Article in the Kingston Daily Freeman

Imagine this headline in a secular paper in New York: Tillson author parents with help from God. Well it's true! Read it on-line and support these kinds of articles with a comment.

Letters to God on a Prodigal Son: Overcoming Addiction Through Prayer

I wrote Letters to God on a Prodigal Son out of a desperate need to see my son healed and delivered from drugs. It started as a journal to God to help me cope with my son's growing addiction. It grew into a heartfelt cry of a mother who finds the true source of peace. I later added two sections, Lessons Learned and Suggestions, written especially for parents and for those who are dealing with a loved one's addiction.  Letters to God on a Prodigal Son is a powerful testimony of victory over fear, anxiety and helplessness. This victory can also be yours when God is allowed into the equation and spiritual tools are utilized.
Letters to God will help you:
·         Recognize the warning signs of addiction
·         Understand the addicted personality
·         Access powerful spiritual tools
·         Energize your prayer life
·         Develop strategic spiritual weapons
·         Find hope and encouragement
Here is what other people are saying with these 5 star reviews:

This is an awesome book that SOOO needed to be written. In the way she writes letters to God, we can see inside her heart as a mom seeing her son suffer an addiction, and suffers through her emotional rollercoaster. There are so many moms who deny that their child is involved in drugs. They just want to believe the best in their children, as we all do. Anita includes the signs to watch for as she takes you through her journey that just might save your child's life!


Anita chronicles her spiritual struggles as she helps her son overcome an addiction to drugs. At the same time, she doesn't feel that she has the support of her husband. She doesn't sugar coat the experience or use pie-in-the-sky platitudes. The reader will not find a pat answer or a magic prayer to deliver a loved one. Rather the reader will learn with Anita as she grows in her spiritual warfare and prayer life.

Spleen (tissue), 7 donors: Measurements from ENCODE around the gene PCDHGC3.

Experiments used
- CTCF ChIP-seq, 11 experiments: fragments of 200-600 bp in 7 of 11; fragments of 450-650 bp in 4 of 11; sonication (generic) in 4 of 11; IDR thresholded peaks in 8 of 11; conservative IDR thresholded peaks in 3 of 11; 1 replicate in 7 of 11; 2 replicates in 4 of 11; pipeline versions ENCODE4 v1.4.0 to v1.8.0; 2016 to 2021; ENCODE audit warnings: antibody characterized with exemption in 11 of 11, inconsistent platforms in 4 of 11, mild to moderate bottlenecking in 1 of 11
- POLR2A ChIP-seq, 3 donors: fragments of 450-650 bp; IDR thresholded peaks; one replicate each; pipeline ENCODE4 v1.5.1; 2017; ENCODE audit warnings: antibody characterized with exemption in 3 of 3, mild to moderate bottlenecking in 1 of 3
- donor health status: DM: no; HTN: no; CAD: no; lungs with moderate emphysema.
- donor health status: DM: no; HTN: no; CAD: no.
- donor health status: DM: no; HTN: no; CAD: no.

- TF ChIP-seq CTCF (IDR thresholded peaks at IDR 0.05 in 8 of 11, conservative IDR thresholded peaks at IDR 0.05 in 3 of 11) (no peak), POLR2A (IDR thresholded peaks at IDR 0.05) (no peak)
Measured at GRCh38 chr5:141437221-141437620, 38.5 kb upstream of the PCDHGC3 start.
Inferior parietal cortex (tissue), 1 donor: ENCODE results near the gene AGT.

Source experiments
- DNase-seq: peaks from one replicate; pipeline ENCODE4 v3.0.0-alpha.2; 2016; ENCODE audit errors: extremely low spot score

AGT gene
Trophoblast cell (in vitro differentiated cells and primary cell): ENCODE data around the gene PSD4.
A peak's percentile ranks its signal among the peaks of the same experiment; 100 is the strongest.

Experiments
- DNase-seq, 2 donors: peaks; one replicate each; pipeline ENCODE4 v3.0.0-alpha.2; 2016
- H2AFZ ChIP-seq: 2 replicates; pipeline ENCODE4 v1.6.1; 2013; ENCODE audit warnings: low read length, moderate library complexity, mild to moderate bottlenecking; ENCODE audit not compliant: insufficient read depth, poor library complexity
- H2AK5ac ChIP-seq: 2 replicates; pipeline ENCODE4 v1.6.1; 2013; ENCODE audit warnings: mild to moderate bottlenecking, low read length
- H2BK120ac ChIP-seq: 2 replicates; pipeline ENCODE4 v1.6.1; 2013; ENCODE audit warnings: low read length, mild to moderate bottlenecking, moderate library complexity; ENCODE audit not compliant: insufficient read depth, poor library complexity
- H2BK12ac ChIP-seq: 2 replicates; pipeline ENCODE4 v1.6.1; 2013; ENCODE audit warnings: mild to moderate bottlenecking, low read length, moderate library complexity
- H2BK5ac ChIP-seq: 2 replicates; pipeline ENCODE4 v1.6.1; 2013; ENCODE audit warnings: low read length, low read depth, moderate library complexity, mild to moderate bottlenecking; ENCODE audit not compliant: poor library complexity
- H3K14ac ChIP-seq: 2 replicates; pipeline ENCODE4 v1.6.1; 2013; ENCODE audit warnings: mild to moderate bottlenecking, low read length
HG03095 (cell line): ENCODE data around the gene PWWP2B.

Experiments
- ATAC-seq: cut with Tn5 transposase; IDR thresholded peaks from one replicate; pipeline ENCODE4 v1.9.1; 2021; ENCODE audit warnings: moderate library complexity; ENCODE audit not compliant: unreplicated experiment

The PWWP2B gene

Every mother can relate to the message in this book. It is a fantastic exercise in 'growing' prayers for our children. Whether the child or adult child needs deliverance from drugs, alcohol, promiscuity, low self-esteem, or risk taking behavior, any parent would benefit from Anita's lessons in spiritual growth as she learns how to effectively pray for her son.

This book is an account of a parent trying to help and understand her "prodigal son." If we were faced with a child going astray, how would we handle the situation? Ben was too open to temptations and the suggestions of peers. Like most parents, Anita wanted the best for her son and gave him all the opportunities she could, like a college education. Would he live up to her expectations? Or would it have been better to wait until he was older before sending him away to school? When he was living at home, she had more influence over her son and they were able to talk things out. But now, since he was away, there was no communication. Would it have been better in the long run for her to wait until he proved that he could handle the responsibility of living on his own? Or would it have been better to enroll him in a college closer to home? In this book, Anita tells us that it's important for parents to understand the maturity level of their child and what temptations they can handle before sending them away to college.